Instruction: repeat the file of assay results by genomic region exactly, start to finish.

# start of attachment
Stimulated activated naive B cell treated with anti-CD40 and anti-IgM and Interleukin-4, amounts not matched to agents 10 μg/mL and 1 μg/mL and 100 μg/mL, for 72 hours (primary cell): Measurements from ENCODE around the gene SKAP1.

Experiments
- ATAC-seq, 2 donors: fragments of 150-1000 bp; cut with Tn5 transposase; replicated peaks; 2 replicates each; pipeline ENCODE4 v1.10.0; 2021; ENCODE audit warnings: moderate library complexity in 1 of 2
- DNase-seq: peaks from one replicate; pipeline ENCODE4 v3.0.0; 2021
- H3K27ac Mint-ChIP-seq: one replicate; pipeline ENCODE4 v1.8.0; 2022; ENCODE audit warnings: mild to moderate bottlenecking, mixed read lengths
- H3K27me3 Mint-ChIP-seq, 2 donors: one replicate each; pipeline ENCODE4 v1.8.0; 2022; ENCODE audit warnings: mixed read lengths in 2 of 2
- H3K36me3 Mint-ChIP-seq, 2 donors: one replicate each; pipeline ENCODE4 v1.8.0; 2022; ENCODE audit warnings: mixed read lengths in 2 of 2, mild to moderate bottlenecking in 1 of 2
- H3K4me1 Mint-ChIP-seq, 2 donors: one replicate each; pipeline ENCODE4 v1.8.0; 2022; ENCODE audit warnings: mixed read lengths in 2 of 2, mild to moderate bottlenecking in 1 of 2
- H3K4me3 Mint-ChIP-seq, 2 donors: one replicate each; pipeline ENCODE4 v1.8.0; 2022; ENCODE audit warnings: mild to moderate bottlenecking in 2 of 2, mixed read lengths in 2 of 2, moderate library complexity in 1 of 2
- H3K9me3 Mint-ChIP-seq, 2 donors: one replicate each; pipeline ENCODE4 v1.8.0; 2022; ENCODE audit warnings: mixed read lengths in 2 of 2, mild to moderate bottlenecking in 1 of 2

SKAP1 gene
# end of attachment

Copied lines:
Stimulated activated naive B cell treated with anti-CD40 and anti-IgM and Interleukin-4, amounts not matched to agents 10 μg/mL and 1 μg/mL and 100 μg/mL, for 72 hours (primary cell): Measurements from ENCODE around the gene SKAP1.

Experiments
- ATAC-seq, 2 donors: fragments of 150-1000 bp; cut with Tn5 transposase; replicated peaks; 2 replicates each; pipeline ENCODE4 v1.10.0; 2021; ENCODE audit warnings: moderate library complexity in 1 of 2
- DNase-seq: peaks from one replicate; pipeline ENCODE4 v3.0.0; 2021
- H3K27ac Mint-ChIP-seq: one replicate; pipeline ENCODE4 v1.8.0; 2022; ENCODE audit warnings: mild to moderate bottlenecking, mixed read lengths
- H3K27me3 Mint-ChIP-seq, 2 donors: one replicate each; pipeline ENCODE4 v1.8.0; 2022; ENCODE audit warnings: mixed read lengths in 2 of 2
- H3K36me3 Mint-ChIP-seq, 2 donors: one replicate each; pipeline ENCODE4 v1.8.0; 2022; ENCODE audit warnings: mixed read lengths in 2 of 2, mild to moderate bottlenecking in 1 of 2
- H3K4me1 Mint-ChIP-seq, 2 donors: one replicate each; pipeline ENCODE4 v1.8.0; 2022; ENCODE audit warnings: mixed read lengths in 2 of 2, mild to moderate bottlenecking in 1 of 2
- H3K4me3 Mint-ChIP-seq, 2 donors: one replicate each; pipeline ENCODE4 v1.8.0; 2022; ENCODE audit warnings: mild to moderate bottlenecking in 2 of 2, mixed read lengths in 2 of 2, moderate library complexity in 1 of 2
- H3K9me3 Mint-ChIP-seq, 2 donors: one replicate each; pipeline ENCODE4 v1.8.0; 2022; ENCODE audit warnings: mixed read lengths in 2 of 2, mild to moderate bottlenecking in 1 of 2

SKAP1 gene